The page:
University of Tasmania
whole_KenchingtonEllenLorraineRice1987_thesis.pdf (18.51 MB)

Geographic morphological and genetic variation in Xiphophora gladiata (Fucales, Phaeophyta)

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posted on 2023-05-26, 20:58 authored by Kenchington, ELR
Previous studies of two species of Northern Hemisphere algae (Ricus spp., Fucales, Phaeophyta), have shown that the geographical expression of their morphological variation takes the form of a fine-scale mosaic super-imposed on weak clines. Over 80% of the morphological variation (excluding between individuals differences) was expressed over a scale of less than 10 km. This work is here extended to the Tasmanian endemic alga Xiphophora gladiata (Fucales, Phaeophyta) and to still finer geographic scales (100's of kilometres to centimetres). Pattern analysis of the distribution of X. gladiata showed that, within its major beds, it grows in pronounced clumps (typically 10 cm in diameter and 15-25 cm apart), which formed the primary units for morphological analyses. 30 characters were measured on each of 2488 plants from-14 sites around Tasmania. Multivariate and univariate analyses of these data showed that the clumps differ markedly in morphology but that there are only limited differences over larger scales (metres to 100's of kilometres). Since the variation occurs over such fine scales, it is only weakly related to such environmental factors as exposure, in marked contrast to the pattern in Fltcus. In a search for the factors controlling morphological variation in X. gladiata, an improved technique for electrophoresis of brown algal enzymes was developed. An electrophoretic survey of 26 gene loci was performed on all of the individuals from four neighbouring clumps from one site. The clumps were found to differ markedly in allele frequency (Nei's Distance 0.12 to 0.36) and to have a significant excess of heterozygotes. These results are compared with patterns of differentiation observed in other algae and in higher plants. Mechanisms which could promote such a high degree of differentiation over such small geographic scales are discussed. Other possible influences on morphology that were examined included the response of X. gtadiata to wounding, seasonal variation in morphological characters and environmental correlates. Finally, the taxonomy of the genus Xiphophora was reviewed. Some implications of the morphological and genotypic patterns observed in X. gladiata for the speciation process in this genus are discussed.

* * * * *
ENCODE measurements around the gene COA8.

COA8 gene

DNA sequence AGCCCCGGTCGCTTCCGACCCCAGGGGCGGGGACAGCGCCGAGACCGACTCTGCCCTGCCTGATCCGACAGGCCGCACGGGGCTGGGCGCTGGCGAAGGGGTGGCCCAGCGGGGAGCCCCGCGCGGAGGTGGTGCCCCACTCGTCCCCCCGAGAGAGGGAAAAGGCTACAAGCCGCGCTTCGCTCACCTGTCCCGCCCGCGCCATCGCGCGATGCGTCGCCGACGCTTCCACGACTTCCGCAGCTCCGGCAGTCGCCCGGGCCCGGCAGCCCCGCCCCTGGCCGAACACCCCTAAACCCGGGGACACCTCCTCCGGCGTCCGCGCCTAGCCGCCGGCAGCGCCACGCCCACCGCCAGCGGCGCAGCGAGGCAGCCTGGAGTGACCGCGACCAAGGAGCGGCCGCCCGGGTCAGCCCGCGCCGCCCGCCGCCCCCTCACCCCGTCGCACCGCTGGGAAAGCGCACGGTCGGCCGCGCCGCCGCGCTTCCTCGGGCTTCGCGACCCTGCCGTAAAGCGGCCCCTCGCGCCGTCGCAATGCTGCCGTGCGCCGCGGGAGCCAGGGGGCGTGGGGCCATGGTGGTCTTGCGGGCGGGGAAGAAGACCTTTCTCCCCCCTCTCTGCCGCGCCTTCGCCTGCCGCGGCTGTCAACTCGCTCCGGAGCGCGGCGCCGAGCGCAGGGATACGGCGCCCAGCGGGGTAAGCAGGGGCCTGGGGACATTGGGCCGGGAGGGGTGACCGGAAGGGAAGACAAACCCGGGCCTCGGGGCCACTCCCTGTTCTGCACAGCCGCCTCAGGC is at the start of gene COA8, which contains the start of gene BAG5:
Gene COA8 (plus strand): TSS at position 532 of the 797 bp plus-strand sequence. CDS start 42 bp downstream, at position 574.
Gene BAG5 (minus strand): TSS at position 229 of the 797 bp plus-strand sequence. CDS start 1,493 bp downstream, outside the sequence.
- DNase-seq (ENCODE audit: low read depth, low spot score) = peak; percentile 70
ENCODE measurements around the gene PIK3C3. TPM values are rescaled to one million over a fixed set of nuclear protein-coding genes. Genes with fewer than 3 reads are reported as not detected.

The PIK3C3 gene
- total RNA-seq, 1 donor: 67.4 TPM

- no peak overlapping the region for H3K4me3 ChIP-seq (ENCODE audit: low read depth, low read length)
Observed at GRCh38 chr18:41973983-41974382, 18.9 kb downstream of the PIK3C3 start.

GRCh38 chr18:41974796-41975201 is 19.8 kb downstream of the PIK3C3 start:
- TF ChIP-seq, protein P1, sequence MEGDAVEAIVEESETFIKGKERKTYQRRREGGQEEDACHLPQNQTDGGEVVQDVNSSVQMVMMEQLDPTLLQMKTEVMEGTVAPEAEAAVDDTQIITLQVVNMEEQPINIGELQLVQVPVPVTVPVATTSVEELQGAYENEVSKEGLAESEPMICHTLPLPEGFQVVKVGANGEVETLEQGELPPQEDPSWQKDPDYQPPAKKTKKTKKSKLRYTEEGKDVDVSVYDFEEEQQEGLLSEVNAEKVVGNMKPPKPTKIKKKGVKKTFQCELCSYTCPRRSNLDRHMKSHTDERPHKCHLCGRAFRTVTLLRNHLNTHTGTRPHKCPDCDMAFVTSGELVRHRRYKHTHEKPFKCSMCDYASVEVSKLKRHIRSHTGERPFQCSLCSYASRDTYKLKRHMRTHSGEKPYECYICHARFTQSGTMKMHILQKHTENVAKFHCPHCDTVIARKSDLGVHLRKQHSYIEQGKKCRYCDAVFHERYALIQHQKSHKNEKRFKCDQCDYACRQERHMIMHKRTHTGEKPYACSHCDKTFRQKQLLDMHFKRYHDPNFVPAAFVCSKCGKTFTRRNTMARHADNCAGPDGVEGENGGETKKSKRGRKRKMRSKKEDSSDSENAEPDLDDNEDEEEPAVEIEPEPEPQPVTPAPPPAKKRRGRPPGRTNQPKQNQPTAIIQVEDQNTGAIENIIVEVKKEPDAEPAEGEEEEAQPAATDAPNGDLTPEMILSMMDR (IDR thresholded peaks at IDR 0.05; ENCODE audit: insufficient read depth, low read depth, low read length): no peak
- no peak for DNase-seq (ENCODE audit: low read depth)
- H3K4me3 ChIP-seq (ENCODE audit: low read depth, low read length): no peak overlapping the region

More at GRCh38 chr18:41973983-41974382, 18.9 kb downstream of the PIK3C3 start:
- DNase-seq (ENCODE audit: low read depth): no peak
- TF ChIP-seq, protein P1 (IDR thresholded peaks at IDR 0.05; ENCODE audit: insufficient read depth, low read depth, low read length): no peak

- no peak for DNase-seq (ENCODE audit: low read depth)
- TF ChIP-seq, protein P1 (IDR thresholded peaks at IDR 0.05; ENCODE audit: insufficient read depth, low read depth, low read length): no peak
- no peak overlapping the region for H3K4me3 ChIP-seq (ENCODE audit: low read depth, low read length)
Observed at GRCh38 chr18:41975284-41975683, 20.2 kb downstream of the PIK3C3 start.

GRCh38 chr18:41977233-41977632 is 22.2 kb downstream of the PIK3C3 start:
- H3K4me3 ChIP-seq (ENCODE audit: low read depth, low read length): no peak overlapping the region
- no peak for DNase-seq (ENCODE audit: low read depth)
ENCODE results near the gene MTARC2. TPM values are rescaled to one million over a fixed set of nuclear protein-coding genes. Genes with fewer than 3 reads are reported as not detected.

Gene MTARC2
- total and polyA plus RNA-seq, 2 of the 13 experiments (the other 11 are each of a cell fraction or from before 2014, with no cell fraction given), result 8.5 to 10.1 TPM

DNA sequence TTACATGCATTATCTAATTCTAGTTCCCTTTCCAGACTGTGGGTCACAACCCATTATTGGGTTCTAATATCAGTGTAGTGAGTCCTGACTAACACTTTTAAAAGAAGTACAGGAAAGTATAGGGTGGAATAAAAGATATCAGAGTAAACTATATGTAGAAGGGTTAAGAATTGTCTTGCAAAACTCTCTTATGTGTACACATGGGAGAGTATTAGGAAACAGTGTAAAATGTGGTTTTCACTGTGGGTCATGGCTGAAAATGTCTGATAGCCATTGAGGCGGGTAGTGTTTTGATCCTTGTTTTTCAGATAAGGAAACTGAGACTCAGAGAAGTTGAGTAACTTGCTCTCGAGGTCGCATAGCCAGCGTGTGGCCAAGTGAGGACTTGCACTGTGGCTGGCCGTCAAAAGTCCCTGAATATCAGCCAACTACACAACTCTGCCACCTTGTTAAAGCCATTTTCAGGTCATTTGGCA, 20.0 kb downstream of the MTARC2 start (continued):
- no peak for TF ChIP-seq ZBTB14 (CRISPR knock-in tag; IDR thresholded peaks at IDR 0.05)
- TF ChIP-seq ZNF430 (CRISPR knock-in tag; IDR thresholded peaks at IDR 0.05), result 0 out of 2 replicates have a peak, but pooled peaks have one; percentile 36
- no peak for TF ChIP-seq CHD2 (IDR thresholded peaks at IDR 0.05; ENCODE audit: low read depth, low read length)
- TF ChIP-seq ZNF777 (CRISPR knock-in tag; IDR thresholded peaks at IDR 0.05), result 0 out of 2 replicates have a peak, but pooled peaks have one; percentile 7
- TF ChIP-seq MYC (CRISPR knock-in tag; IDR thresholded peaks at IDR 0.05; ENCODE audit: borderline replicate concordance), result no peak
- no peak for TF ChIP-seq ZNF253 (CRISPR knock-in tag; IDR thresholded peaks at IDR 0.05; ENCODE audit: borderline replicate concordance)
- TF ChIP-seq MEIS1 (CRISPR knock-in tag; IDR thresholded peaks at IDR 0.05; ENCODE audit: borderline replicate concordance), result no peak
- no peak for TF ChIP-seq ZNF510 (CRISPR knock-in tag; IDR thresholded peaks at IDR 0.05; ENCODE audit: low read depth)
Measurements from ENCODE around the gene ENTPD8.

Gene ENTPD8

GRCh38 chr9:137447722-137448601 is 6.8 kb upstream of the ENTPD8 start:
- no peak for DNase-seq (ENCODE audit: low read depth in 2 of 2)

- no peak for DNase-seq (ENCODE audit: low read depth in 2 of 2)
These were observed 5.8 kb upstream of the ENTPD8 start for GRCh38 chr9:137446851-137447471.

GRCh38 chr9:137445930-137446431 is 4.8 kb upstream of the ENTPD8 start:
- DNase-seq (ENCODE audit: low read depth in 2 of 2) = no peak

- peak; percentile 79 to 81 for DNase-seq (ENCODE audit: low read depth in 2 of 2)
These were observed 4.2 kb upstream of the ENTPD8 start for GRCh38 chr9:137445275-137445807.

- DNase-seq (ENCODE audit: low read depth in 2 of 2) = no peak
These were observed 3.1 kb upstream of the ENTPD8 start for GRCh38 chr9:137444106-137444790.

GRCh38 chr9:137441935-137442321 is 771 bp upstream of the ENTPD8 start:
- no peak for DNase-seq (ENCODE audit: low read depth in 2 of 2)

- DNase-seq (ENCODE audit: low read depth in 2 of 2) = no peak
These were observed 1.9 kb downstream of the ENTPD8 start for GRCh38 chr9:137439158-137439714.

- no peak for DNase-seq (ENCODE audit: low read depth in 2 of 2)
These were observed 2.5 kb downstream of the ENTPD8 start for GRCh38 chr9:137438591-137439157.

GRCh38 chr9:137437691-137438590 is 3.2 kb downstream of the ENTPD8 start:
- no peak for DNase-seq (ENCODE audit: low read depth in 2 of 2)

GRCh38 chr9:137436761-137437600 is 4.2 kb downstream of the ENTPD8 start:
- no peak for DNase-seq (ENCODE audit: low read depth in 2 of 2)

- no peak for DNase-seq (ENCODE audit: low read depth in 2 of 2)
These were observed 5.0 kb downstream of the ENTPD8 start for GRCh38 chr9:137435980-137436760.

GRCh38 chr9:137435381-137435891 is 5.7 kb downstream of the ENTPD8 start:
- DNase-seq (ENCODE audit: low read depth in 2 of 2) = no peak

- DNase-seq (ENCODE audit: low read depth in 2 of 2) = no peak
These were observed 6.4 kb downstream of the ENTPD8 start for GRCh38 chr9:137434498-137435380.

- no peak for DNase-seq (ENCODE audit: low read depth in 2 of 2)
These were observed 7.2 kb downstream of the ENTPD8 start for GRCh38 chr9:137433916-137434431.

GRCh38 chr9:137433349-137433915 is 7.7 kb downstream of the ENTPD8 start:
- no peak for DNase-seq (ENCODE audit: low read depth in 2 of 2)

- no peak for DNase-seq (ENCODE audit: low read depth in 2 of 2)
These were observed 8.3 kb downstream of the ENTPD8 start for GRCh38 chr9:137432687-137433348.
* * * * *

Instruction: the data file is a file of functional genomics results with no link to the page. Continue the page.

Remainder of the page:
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Microfiche containing xiphophora morphological data in pocket. Thesis (PhD)--University of Tasmania, 1987.

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